Radiation From Cardiac Imaging and Procedures May Pose Cancer Risk, From the Harvard Heart Letter

Published: Jul 25, 2012

BOSTON—Procedures for diagnosing and treating heart disease that use ionizing radiation can potentially damage cells and increase the risk of cancer. Although no single test is likely to be harmful, radiation from cardiac tests, dental x-rays, chest x-rays, mammograms, and tests performed for other reasons can add up, quickly reaching or surpassing the recommended lifetime medical radiation limit of 100 milliSieverts (mSv) set by the American College of Radiology, reports the July 2012 Harvard Heart Letter.

There's growing concern about CT scans because the popularity of these tests has exploded, exposing large numbers of people to sometimes substantial doses of radiation.

Tests that emit ionizing radiation include:

Chest x-ray: 0.04 mSv

Mammogram: 0.07 mSv

Calcium scoring test: 1-2 mSv

Cardiac catheterization: 7 mSv

Chest CT: 10 mSv

Coronary CT angiogram: 3-14 mSv

Radionuclide sestamibi stress test: 10-12 mSv

Radionuclide dual isotope myocardial perfusion imaging: 25 mSv

"One or two CT scans over a lifetime is appropriate. But if you have a condition that requires repeated monitoring, a test that does not expose you to ionizing radiation may be preferred," says Dr. Warren Manning, chief of noninvasive cardiac imaging and testing at Beth Israel Deaconess Medical Center and a professor at Harvard Medical School.

Cardiac tests that pose no radiation risk include ECG, echocardiography, ultrasound, and MRI.

Radiologists in Harvard-affiliated hospitals, as well as those in many other leading medical centers, take precautions to minimize radiation exposure. This includes using protocols that allow cardiac CT scans to be performed with one-sixth the conventional radiation dose.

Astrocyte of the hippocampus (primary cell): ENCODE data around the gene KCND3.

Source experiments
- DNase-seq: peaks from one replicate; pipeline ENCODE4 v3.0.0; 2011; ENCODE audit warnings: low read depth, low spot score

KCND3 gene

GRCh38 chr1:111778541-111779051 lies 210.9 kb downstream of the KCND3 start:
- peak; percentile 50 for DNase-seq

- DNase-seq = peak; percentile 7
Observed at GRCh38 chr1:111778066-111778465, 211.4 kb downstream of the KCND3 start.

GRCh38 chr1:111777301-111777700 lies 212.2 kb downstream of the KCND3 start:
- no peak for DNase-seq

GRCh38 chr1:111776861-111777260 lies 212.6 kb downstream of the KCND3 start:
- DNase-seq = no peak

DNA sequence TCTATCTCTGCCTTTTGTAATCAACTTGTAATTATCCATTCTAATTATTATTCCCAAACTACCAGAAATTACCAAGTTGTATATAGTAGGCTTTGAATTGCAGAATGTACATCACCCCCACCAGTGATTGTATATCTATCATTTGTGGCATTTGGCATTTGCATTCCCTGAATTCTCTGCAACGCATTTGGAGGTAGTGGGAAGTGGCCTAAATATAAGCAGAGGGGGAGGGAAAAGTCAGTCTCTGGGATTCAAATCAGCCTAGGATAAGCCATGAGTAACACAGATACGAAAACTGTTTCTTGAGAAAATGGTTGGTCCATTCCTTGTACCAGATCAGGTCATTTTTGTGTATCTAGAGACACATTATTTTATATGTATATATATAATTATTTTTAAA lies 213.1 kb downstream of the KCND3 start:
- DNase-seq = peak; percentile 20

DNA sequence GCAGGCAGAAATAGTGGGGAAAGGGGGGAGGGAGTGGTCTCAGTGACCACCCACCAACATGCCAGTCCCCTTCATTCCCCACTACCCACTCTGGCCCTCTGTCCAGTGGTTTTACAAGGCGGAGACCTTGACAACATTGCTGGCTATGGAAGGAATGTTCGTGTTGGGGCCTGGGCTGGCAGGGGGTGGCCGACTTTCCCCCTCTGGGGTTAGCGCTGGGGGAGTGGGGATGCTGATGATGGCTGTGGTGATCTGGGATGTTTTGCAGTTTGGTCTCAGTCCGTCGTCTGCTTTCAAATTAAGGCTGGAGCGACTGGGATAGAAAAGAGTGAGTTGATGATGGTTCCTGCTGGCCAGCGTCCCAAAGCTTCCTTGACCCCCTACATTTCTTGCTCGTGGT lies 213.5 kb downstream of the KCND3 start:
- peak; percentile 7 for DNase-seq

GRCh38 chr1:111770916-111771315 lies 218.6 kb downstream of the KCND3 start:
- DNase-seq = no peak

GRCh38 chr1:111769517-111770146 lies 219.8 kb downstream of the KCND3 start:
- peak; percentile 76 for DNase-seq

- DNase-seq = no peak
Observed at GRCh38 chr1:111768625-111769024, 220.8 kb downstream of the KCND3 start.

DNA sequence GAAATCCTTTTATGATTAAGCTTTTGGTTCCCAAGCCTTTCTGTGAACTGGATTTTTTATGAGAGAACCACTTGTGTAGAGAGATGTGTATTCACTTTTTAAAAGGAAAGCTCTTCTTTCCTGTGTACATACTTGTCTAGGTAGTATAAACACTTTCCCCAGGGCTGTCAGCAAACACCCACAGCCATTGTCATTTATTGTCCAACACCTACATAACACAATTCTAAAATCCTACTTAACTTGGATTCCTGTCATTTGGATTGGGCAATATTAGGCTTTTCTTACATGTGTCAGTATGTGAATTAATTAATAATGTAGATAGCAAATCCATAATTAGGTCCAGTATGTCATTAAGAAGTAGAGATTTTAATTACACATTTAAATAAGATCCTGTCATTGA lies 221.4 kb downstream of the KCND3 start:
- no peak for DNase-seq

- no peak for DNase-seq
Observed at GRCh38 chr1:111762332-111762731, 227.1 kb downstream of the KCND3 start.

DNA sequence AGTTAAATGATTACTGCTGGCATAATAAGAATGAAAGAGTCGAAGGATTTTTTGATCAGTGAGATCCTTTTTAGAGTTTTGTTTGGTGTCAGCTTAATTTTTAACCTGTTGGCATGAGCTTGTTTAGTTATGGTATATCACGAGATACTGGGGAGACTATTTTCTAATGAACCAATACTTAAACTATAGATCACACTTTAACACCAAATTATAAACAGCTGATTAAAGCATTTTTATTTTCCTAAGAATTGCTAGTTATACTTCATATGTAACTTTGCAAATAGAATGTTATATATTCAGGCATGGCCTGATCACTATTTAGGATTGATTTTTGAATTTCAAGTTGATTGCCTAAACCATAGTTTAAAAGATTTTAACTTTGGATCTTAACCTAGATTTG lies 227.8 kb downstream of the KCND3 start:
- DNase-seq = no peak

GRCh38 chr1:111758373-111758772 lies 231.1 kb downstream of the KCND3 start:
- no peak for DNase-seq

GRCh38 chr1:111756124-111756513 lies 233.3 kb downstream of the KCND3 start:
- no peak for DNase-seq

Read the full-length article: "Caution: Keep tabs on your radiation exposure"

Also in the July 2012 issue of the Heart Letter:

Biomarkers help individualize treatment of heart attack and heart failure

Two steps that can keep you from going back into the hospital after a heart attack

Breakthrough in no-surgery procedure for replacing failing atrial valves

Chantix smoking-cessation drug deemed safe for the heart

The Harvard Heart Letter is available from Harvard Health Publications, the publishing division of Harvard Medical School, for $20 per year. Subscribe at www.health.harvard.edu/heart or by calling 877-649-9457 (toll-free). XXX Contact Natalie Ramm at hhpmedia@hms.harvard.edu for a complimentary copy of the newsletter, or to receive our press releases directly.

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